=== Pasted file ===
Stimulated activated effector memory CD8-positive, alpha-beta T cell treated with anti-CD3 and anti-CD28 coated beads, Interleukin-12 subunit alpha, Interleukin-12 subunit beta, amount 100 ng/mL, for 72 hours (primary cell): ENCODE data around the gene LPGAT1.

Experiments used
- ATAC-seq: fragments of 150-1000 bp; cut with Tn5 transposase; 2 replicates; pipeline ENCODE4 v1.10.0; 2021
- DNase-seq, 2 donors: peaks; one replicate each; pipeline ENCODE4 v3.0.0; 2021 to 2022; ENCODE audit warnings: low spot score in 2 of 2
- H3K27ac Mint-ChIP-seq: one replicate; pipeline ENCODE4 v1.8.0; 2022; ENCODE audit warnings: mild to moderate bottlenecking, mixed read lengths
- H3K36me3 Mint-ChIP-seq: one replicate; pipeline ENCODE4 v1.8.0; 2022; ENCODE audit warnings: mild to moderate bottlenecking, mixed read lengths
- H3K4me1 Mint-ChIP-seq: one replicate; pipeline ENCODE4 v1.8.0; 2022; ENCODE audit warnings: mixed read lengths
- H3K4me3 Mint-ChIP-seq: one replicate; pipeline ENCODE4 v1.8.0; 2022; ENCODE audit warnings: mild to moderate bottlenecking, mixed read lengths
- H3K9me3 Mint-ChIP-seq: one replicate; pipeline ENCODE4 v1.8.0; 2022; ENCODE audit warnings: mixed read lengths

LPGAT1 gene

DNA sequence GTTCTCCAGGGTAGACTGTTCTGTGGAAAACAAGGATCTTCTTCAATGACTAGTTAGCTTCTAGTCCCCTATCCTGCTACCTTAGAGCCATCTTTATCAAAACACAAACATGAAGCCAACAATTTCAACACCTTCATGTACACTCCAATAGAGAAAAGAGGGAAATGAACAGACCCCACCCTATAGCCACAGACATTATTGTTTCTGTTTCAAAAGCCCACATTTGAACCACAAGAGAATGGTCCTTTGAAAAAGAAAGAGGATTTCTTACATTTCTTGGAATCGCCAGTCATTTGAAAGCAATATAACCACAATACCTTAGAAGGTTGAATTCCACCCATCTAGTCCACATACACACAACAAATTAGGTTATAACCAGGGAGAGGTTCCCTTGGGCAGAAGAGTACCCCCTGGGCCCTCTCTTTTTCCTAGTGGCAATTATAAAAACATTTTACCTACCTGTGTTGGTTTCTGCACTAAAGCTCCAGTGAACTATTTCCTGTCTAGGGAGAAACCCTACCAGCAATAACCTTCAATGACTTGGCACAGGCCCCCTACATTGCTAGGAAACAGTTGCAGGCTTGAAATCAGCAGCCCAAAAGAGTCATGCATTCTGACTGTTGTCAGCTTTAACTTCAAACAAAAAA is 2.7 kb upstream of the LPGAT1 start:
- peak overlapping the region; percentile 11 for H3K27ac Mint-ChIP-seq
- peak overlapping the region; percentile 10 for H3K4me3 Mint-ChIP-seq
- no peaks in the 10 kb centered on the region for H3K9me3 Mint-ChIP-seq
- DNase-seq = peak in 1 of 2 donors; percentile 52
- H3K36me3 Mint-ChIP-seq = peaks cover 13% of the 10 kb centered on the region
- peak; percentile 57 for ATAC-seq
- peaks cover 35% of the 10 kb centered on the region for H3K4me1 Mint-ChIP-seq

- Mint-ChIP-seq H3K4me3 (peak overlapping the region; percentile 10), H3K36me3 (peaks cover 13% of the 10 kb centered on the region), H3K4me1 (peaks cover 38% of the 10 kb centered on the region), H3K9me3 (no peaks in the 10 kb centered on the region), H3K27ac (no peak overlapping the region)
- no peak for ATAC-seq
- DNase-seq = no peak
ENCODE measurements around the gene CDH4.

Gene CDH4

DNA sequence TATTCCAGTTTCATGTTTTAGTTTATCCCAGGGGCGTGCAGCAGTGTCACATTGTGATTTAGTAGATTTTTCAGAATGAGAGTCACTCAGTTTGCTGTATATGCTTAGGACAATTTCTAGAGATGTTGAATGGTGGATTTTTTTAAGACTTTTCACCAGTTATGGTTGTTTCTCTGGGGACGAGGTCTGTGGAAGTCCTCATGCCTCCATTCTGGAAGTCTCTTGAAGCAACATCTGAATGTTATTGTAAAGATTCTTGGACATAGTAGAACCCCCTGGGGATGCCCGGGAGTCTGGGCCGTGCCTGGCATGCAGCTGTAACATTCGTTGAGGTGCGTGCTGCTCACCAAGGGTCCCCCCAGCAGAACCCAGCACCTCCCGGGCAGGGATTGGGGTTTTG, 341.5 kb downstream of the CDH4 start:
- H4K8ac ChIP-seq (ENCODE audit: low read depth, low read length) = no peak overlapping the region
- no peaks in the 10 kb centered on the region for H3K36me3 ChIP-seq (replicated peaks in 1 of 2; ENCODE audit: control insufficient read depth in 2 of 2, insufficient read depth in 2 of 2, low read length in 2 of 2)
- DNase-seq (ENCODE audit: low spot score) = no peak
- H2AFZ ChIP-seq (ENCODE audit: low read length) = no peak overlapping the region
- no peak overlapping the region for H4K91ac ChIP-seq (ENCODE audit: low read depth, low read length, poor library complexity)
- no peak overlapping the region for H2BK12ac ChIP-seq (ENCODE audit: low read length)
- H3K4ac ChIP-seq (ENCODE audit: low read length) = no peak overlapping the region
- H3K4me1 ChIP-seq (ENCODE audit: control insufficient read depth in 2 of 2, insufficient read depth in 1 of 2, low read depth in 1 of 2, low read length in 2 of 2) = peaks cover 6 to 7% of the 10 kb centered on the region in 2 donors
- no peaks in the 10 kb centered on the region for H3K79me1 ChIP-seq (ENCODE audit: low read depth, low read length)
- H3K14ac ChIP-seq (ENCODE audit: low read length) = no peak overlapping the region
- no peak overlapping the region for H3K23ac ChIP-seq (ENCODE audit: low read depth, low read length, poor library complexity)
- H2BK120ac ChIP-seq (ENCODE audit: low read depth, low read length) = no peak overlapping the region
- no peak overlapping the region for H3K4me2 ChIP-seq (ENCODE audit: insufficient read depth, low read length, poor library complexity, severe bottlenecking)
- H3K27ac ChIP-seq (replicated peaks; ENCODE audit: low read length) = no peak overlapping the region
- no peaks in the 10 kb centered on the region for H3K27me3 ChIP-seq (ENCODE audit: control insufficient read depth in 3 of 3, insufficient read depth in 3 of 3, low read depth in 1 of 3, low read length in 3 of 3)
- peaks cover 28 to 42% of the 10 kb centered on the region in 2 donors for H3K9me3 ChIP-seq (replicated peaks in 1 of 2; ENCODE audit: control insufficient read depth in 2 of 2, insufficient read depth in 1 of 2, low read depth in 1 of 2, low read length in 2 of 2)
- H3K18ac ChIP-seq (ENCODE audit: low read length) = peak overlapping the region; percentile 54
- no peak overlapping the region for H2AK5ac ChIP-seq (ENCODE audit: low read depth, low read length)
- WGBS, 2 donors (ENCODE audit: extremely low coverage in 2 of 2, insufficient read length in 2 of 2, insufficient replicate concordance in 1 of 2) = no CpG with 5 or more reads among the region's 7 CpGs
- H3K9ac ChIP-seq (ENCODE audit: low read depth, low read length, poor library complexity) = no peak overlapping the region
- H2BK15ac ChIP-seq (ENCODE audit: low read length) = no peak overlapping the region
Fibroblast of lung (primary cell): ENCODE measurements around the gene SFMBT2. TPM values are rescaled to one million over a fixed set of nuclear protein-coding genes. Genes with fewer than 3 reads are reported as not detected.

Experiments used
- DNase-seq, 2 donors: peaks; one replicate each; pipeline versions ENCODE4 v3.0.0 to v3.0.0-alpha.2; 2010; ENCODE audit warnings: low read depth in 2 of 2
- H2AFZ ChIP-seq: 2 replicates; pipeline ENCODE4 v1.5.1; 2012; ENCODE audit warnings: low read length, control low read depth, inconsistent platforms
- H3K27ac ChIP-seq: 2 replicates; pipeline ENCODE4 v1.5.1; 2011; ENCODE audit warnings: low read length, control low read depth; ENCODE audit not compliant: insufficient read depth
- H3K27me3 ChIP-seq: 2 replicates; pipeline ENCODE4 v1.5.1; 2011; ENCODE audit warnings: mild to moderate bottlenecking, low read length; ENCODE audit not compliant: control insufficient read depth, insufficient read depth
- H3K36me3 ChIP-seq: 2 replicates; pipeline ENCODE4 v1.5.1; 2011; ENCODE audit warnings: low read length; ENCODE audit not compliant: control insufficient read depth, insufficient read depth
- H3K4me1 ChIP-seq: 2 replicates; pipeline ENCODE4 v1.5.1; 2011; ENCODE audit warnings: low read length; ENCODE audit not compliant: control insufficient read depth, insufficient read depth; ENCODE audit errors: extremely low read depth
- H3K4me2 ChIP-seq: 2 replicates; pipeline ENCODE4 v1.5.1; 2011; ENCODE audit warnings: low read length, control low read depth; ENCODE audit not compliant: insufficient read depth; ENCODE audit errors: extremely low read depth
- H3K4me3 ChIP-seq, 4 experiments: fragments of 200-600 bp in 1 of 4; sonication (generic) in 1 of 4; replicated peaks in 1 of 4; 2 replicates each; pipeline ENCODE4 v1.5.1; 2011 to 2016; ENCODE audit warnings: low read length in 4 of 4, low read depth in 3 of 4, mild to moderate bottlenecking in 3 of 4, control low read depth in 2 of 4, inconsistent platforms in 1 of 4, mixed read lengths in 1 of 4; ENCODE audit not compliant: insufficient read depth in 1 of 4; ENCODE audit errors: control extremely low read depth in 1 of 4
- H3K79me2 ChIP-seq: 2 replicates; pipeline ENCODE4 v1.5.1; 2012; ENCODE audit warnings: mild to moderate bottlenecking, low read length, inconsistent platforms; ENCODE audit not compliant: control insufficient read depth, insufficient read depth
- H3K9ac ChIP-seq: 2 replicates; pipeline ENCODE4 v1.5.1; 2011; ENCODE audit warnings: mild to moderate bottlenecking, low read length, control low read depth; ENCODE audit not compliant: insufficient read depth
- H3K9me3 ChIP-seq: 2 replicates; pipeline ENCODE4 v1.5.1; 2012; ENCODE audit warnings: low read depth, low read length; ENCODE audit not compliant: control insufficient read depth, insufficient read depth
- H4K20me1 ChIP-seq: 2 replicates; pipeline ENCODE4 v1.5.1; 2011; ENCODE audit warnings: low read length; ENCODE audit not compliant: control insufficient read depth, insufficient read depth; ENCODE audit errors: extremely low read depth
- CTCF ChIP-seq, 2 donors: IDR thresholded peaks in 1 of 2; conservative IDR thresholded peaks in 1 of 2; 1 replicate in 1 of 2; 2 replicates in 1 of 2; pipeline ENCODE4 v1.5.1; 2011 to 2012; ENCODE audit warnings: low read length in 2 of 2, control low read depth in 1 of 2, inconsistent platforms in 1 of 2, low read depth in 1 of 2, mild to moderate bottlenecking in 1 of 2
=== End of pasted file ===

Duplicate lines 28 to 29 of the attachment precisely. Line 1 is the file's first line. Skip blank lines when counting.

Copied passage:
- H2AFZ ChIP-seq (ENCODE audit: low read length) = no peak overlapping the region
- no peak overlapping the region for H4K91ac ChIP-seq (ENCODE audit: low read depth, low read length, poor library complexity)